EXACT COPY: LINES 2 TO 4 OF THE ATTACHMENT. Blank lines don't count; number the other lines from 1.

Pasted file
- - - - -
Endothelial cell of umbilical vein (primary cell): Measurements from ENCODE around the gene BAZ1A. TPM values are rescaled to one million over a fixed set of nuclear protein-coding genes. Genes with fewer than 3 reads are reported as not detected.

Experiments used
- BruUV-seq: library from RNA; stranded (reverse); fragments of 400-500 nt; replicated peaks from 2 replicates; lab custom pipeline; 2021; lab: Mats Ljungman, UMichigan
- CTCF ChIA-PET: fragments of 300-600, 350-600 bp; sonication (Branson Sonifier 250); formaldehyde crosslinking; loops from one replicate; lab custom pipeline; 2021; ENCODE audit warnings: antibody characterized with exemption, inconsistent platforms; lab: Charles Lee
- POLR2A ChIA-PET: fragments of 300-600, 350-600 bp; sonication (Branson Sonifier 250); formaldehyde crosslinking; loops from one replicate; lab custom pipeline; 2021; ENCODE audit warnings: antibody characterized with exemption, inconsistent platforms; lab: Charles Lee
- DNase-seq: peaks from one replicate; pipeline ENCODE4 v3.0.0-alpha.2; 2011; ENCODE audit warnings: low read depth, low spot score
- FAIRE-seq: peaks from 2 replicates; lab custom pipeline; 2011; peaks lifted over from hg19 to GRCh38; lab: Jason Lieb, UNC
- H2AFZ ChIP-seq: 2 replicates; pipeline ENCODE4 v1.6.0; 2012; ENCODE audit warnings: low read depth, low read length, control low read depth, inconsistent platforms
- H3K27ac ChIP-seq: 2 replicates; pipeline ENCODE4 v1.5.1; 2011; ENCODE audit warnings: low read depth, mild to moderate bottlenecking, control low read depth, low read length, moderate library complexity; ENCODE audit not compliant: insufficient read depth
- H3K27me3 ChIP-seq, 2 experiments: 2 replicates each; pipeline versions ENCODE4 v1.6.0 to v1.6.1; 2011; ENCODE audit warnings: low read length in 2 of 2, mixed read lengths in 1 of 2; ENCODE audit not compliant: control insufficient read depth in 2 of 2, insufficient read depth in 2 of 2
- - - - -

Experiments used
- BruUV-seq: library from RNA; stranded (reverse); fragments of 400-500 nt; replicated peaks from 2 replicates; lab custom pipeline; 2021; lab: Mats Ljungman, UMichigan
- CTCF ChIA-PET: fragments of 300-600, 350-600 bp; sonication (Branson Sonifier 250); formaldehyde crosslinking; loops from one replicate; lab custom pipeline; 2021; ENCODE audit warnings: antibody characterized with exemption, inconsistent platforms; lab: Charles Lee